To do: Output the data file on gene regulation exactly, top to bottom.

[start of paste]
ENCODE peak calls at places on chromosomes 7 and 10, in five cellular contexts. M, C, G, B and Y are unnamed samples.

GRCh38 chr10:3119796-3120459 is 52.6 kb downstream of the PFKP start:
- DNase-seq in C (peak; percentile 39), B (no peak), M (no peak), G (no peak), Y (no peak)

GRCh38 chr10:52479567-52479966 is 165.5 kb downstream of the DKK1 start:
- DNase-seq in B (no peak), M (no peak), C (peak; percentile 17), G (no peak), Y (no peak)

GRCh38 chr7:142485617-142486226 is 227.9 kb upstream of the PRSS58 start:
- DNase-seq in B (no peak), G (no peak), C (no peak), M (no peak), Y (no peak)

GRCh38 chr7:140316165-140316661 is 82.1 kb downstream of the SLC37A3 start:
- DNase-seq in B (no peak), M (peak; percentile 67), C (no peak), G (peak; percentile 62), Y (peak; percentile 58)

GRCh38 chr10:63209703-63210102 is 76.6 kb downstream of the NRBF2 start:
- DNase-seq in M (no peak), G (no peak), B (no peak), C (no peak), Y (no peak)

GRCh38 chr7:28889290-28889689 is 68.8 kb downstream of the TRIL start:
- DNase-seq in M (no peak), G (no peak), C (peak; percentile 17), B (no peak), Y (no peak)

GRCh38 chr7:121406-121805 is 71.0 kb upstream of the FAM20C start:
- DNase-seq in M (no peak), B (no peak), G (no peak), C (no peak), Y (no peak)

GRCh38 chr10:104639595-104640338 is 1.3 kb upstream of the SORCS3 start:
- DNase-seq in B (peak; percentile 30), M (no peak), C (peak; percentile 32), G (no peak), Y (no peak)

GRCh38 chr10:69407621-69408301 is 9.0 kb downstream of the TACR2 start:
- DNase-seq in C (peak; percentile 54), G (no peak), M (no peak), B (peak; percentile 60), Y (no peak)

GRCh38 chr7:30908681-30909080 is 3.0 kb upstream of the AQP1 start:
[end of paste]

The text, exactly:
ENCODE peak calls at places on chromosomes 7 and 10, in five cellular contexts. M, C, G, B and Y are unnamed samples.

GRCh38 chr10:3119796-3120459 is 52.6 kb downstream of the PFKP start:
- DNase-seq in C (peak; percentile 39), B (no peak), M (no peak), G (no peak), Y (no peak)

GRCh38 chr10:52479567-52479966 is 165.5 kb downstream of the DKK1 start:
- DNase-seq in B (no peak), M (no peak), C (peak; percentile 17), G (no peak), Y (no peak)

GRCh38 chr7:142485617-142486226 is 227.9 kb upstream of the PRSS58 start:
- DNase-seq in B (no peak), G (no peak), C (no peak), M (no peak), Y (no peak)

GRCh38 chr7:140316165-140316661 is 82.1 kb downstream of the SLC37A3 start:
- DNase-seq in B (no peak), M (peak; percentile 67), C (no peak), G (peak; percentile 62), Y (peak; percentile 58)

GRCh38 chr10:63209703-63210102 is 76.6 kb downstream of the NRBF2 start:
- DNase-seq in M (no peak), G (no peak), B (no peak), C (no peak), Y (no peak)

GRCh38 chr7:28889290-28889689 is 68.8 kb downstream of the TRIL start:
- DNase-seq in M (no peak), G (no peak), C (peak; percentile 17), B (no peak), Y (no peak)

GRCh38 chr7:121406-121805 is 71.0 kb upstream of the FAM20C start:
- DNase-seq in M (no peak), B (no peak), G (no peak), C (no peak), Y (no peak)

GRCh38 chr10:104639595-104640338 is 1.3 kb upstream of the SORCS3 start:
- DNase-seq in B (peak; percentile 30), M (no peak), C (peak; percentile 32), G (no peak), Y (no peak)

GRCh38 chr10:69407621-69408301 is 9.0 kb downstream of the TACR2 start:
- DNase-seq in C (peak; percentile 54), G (no peak), M (no peak), B (peak; percentile 60), Y (no peak)

GRCh38 chr7:30908681-30909080 is 3.0 kb upstream of the AQP1 start: